“Research for my blog, Your Honor.”
“Yeah, well, now, you can research this prison sentence, you pervert!”
What did I notice? Little girls in love. Unguarded ardor on innocent faces. Not all of them, of course. Sitting beside me, I notice two slightly older girls acting too cool to care. I look back, and suddenly, they’re into it too, bouncing and screaming with all the rest. Later, they recover their composure and make fun of it all, including themselves. It was fascinating. Two girls, on both sides of the fence.
And it wasn’t just the kids who were into it. Self-conscious mothers, masking their mouths with their hands, are singing along too. The mothers know all the words! To a song that’s been out for three weeks.
“This is real, this is me,
I’m exactly where I’m supposed to be…”
“No more hiding who I want to be,
This is me!”
It’s a young girls’ (and nostalgic Moms’) anthem. Everyone’s singing. Together. But separately too. Eighteen thousand females, acting like they’re alone with the Jonas Brothers.
(Maybe Moms can handle seeing their daughters lost in ecstatic fervor. With Dads, it’s different. Once, when I took Anna to an outdoor concert, she said at the entrance, “You can’t come in with me, Dad.” (I’d promised her mother I would.) I felt so incredibly grateful. I went to a movie and met her after the show.)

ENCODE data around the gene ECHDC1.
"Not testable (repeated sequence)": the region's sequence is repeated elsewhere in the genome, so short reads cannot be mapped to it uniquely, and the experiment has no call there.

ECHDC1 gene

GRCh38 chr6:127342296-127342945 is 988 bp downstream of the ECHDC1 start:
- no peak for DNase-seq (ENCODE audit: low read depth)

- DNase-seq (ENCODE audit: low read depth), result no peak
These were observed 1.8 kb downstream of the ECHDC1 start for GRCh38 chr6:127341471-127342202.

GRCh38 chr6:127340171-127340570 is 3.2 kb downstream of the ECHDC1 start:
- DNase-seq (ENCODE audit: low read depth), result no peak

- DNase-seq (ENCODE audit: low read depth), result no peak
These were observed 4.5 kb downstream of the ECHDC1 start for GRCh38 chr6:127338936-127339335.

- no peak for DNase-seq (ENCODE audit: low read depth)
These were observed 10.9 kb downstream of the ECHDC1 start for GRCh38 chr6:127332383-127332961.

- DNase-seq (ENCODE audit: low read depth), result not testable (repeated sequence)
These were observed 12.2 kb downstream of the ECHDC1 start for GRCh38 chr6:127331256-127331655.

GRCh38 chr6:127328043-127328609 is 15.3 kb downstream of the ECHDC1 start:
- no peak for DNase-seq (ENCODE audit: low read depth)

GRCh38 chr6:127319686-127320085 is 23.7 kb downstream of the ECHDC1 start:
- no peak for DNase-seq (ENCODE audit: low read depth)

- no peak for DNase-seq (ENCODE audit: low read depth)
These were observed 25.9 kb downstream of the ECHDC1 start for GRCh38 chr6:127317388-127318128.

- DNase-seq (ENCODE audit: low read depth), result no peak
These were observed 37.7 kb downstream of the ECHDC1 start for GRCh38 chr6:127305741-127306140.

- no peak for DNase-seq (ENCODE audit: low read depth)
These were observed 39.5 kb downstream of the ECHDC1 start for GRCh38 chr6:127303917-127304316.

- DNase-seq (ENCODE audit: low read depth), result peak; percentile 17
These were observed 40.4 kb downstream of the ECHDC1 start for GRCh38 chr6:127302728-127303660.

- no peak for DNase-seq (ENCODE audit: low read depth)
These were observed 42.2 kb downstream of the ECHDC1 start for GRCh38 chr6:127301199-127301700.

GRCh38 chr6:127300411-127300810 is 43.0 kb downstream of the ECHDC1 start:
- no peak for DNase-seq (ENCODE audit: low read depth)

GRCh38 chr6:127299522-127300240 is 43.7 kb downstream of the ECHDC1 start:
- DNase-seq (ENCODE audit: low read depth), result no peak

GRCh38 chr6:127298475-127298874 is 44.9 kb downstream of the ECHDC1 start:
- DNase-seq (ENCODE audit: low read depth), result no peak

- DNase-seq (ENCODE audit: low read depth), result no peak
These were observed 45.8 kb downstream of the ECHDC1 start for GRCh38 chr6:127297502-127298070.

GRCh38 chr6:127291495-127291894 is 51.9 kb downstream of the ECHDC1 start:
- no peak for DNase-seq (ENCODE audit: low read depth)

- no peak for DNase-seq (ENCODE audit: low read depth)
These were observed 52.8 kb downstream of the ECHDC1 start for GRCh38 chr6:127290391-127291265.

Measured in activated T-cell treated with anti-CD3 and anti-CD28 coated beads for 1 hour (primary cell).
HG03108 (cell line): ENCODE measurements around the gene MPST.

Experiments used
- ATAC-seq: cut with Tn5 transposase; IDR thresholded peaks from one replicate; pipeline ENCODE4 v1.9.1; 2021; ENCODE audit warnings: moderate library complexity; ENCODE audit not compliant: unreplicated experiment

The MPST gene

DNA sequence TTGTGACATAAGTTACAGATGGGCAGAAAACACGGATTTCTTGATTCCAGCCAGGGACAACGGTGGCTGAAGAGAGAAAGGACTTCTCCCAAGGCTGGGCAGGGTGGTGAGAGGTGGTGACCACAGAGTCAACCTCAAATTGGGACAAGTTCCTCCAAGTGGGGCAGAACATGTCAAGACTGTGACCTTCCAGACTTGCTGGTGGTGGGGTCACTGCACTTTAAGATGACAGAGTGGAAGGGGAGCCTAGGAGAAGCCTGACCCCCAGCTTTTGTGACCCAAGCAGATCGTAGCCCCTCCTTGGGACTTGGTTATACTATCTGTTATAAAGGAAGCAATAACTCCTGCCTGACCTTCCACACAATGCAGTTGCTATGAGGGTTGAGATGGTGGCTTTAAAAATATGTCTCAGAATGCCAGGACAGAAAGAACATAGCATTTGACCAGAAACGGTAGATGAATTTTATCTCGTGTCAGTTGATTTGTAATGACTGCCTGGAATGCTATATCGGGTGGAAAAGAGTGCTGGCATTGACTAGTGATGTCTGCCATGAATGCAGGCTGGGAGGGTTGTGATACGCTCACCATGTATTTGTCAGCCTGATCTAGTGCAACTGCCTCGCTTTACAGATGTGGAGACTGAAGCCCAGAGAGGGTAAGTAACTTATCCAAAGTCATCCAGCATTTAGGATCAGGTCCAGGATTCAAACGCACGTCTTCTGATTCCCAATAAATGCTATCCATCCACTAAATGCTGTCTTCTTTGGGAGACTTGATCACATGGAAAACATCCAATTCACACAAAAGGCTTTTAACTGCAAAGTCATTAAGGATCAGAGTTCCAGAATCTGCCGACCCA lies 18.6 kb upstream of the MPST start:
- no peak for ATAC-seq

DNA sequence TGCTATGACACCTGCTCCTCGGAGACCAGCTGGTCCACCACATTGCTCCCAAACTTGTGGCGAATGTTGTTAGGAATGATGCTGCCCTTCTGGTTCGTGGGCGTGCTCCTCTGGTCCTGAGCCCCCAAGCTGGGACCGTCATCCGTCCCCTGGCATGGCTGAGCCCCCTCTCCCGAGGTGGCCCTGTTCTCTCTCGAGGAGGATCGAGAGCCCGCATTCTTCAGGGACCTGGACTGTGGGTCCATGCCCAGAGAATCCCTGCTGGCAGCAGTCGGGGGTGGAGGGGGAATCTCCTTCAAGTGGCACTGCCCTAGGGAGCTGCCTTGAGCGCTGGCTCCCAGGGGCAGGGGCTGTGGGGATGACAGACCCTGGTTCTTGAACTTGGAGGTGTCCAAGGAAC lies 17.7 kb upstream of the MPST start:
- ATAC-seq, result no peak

Are you sensing any condescension in this report? That would hardly be appropriate. Not when, at a similar age, you’ve shut yourself in your room, put on a record, and with fervent intensity, belted out
“I’m the greatest star
I am by far
But no one knows it…”
then sat down and wrote a confessional fan letter (my only one ever) to Barbra Streisand (“From one gifted Jew to another.”)
I knew what was going on there. I just wasn’t sure I was meant to witness it.
Later, Anna joined us, bringing two much-appreciated bottles of water, and we watched the show together. Suddenly, she got teary-eyed. “I’m so happy you’re here.” I wanted to say, “Where else should I be?” I’m hoping my tears said it for me.
Still, I’m not sure I belonged there. As we left, I stopped at the Men’s Room before the long drive home. The place was empty, except for two other guys. I think that was the entire number of men in the audience.